Wicked FPB 97-1: Starting To Feel The Scale

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You are looking at the business end of what will become an enormously strong bow structure on FPB 97-1. This is the centerline girder, or stem bar as it is commonly known. It is 40mm thick here, and when joined by the two 12mm topside plates will be a total of 64mm thick, or 2.5″.

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Another section of the stem bar showing it prepped for welding together.

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Sections of topside frames. Note the notches for systems runs.

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Tank/hull assembly jig. The hull is being built in sub sections, to be later joined together.

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Note the top plate (under the sole), margin sections, and framing are all in place.

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Bulkheads before local stiffening has been applied.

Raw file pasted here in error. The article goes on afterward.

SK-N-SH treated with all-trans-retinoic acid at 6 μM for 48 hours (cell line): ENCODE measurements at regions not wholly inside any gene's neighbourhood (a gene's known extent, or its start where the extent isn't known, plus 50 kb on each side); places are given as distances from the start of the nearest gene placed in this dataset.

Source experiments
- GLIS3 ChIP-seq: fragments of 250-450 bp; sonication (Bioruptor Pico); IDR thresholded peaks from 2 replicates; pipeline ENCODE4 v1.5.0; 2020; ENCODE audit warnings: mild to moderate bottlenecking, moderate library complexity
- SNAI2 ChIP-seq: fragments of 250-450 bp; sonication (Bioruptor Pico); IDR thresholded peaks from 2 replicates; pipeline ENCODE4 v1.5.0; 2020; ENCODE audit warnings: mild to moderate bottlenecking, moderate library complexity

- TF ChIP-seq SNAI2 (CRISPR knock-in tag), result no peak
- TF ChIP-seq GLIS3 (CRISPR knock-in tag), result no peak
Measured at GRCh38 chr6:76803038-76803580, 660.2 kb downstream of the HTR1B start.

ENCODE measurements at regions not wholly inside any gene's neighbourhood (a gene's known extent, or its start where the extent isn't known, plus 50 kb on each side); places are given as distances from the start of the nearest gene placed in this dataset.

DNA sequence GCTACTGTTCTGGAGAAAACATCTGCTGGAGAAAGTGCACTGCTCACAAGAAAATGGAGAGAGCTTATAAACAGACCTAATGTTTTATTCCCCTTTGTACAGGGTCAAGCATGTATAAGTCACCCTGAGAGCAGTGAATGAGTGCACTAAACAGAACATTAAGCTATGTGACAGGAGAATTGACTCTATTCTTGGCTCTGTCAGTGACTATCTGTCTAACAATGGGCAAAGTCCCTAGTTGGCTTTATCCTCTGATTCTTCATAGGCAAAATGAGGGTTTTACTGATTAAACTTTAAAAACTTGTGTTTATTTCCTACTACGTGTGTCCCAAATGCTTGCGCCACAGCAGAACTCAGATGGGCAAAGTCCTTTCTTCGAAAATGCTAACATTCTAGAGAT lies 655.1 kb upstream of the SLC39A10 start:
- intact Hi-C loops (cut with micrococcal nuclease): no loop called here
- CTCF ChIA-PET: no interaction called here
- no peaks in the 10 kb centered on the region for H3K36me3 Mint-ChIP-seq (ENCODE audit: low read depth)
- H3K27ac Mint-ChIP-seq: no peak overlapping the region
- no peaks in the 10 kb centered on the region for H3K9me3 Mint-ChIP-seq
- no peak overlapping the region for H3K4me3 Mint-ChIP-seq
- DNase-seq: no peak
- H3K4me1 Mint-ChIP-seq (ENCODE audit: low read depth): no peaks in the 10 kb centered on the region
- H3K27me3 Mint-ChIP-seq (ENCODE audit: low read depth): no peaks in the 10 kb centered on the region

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More hull/tank sub assemblies.

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And now scale. That is the bulkhead at the aft end of the owner’s suite. The cut out for the doorway will give you a sense of the size of this bulkhead.

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At the same time as the metal fabricators are hard at work, the chippies (carpenters) are in full swing on FPB 97-1.

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The master bunk module has already been assembled.

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We’ll close with this shot of what will eventually become fiddle rail corners.

Posted by Steve Dashew  (October 30, 2012)